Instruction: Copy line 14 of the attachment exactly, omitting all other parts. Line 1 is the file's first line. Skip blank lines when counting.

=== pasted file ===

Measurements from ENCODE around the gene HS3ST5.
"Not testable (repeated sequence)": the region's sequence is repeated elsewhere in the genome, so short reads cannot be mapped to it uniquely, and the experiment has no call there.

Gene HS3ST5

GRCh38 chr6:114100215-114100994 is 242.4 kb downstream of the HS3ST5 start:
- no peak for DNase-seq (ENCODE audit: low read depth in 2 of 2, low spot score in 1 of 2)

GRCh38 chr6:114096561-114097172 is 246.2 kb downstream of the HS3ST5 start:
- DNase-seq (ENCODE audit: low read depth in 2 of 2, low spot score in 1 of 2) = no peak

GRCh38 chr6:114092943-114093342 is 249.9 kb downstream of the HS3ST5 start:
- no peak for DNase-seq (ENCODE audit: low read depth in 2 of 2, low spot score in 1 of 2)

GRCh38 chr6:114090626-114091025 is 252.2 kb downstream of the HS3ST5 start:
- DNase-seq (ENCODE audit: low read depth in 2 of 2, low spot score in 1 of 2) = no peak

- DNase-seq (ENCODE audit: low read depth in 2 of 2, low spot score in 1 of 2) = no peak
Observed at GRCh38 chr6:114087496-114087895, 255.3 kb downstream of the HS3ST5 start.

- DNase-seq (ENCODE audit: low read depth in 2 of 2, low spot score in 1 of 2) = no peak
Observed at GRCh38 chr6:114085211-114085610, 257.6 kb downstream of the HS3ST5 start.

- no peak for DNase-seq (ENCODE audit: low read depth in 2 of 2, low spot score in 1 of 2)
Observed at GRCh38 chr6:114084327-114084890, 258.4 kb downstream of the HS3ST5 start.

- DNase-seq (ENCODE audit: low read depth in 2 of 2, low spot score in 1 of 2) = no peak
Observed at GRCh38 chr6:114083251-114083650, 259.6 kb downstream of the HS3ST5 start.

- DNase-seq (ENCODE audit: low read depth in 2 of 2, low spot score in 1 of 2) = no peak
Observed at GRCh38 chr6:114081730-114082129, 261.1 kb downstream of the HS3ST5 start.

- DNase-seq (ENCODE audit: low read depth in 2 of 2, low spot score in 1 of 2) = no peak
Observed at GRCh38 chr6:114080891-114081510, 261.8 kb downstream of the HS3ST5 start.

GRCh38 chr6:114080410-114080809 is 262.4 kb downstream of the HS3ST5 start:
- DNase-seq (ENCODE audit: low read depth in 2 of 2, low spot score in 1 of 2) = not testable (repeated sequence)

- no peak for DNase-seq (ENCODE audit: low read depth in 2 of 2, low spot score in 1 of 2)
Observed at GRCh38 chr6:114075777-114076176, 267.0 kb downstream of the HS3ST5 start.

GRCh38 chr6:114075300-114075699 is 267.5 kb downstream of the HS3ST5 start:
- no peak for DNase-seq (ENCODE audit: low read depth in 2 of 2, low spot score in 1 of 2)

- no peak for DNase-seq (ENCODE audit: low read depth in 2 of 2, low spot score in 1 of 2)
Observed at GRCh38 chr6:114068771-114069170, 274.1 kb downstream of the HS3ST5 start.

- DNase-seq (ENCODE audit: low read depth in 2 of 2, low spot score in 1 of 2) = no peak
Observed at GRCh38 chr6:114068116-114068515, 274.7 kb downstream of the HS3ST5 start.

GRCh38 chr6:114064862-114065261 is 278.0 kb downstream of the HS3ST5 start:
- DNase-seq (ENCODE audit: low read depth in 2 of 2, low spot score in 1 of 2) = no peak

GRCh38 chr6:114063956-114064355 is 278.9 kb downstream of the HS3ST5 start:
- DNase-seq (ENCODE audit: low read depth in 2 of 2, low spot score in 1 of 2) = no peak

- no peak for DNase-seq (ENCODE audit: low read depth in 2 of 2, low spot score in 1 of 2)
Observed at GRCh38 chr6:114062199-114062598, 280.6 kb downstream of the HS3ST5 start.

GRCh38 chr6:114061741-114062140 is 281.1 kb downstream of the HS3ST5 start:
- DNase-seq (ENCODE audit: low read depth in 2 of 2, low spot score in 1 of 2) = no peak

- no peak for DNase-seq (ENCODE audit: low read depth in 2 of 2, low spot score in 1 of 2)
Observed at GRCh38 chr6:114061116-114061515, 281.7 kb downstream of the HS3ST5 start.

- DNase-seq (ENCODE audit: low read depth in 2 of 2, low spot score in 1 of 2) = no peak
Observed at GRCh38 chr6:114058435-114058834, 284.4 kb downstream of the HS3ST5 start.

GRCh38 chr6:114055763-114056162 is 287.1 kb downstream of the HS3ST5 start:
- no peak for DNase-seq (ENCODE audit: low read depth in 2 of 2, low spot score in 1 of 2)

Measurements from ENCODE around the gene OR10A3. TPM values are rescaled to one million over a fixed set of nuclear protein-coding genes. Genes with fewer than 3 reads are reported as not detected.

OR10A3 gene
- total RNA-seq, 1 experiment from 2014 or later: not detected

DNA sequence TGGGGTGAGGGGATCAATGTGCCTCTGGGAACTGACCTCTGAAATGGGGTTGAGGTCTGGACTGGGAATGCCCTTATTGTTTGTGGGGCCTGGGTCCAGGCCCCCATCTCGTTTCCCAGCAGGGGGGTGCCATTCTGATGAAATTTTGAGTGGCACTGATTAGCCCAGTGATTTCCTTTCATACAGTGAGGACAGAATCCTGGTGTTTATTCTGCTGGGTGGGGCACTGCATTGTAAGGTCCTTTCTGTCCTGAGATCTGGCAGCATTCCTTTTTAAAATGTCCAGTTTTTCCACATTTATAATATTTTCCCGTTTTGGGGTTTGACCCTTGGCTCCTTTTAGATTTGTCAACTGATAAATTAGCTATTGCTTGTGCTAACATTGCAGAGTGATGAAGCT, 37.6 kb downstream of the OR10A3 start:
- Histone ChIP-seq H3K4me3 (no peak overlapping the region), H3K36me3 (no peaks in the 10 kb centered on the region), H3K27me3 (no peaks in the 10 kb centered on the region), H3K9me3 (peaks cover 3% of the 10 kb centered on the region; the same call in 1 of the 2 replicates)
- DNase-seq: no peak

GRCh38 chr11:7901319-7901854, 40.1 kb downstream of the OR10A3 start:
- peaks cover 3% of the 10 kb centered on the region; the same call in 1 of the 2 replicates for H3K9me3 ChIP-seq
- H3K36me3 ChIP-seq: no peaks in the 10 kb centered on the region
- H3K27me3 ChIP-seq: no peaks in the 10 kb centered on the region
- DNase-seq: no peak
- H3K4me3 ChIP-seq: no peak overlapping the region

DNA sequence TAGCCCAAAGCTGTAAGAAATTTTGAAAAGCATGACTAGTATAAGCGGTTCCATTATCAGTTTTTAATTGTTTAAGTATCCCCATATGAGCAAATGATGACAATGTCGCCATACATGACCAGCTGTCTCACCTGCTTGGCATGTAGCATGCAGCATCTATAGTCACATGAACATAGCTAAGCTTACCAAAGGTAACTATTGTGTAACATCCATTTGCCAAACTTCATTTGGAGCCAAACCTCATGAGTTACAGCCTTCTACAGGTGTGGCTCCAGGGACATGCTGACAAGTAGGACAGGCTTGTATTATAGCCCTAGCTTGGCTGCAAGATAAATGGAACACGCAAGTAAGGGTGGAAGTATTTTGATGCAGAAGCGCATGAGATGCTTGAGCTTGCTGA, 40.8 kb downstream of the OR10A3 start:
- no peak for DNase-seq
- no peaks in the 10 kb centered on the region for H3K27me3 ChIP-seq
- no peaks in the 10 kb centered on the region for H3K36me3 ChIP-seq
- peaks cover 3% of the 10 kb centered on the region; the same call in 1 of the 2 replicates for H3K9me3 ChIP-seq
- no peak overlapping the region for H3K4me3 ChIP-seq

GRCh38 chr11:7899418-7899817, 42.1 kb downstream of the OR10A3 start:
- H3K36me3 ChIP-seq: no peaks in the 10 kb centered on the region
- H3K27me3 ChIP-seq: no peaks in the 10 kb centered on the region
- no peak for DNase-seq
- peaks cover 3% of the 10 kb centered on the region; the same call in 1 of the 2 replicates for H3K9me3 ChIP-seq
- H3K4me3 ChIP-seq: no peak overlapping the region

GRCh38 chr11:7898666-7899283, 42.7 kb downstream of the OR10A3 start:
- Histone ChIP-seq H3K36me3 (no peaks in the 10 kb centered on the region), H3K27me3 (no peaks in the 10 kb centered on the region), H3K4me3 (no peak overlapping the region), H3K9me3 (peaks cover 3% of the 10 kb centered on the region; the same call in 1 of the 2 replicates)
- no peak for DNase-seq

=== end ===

- DNase-seq (ENCODE audit: low read depth in 2 of 2, low spot score in 1 of 2) = no peak